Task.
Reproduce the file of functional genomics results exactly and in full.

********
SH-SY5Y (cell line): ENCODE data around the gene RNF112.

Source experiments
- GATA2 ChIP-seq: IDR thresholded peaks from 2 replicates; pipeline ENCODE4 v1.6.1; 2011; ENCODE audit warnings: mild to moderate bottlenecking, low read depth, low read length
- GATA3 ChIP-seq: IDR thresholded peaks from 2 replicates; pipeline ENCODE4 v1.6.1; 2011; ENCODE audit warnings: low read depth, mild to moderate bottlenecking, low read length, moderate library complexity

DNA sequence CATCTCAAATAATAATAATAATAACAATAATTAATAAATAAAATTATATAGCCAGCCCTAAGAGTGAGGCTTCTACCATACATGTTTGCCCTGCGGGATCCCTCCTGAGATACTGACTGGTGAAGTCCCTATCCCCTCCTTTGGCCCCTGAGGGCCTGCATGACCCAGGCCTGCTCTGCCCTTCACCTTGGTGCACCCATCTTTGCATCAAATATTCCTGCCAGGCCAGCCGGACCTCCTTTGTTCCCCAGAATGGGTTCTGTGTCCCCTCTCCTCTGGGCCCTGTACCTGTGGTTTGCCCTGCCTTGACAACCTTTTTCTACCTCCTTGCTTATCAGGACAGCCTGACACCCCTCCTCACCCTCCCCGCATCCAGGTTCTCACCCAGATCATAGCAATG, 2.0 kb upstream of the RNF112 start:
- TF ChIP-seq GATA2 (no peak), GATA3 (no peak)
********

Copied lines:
SH-SY5Y (cell line): ENCODE data around the gene RNF112.

Source experiments
- GATA2 ChIP-seq: IDR thresholded peaks from 2 replicates; pipeline ENCODE4 v1.6.1; 2011; ENCODE audit warnings: mild to moderate bottlenecking, low read depth, low read length
- GATA3 ChIP-seq: IDR thresholded peaks from 2 replicates; pipeline ENCODE4 v1.6.1; 2011; ENCODE audit warnings: low read depth, mild to moderate bottlenecking, low read length, moderate library complexity

DNA sequence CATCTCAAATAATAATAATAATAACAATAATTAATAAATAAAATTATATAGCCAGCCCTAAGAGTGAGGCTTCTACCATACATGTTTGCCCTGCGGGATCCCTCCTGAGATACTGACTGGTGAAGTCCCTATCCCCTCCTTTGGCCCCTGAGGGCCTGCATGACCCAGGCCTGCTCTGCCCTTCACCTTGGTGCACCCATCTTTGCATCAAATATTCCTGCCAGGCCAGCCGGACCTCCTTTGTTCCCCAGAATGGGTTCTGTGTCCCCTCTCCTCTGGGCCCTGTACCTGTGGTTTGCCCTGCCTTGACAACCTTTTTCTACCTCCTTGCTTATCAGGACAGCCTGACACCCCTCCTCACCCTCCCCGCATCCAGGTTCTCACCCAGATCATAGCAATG, 2.0 kb upstream of the RNF112 start:
- TF ChIP-seq GATA2 (no peak), GATA3 (no peak)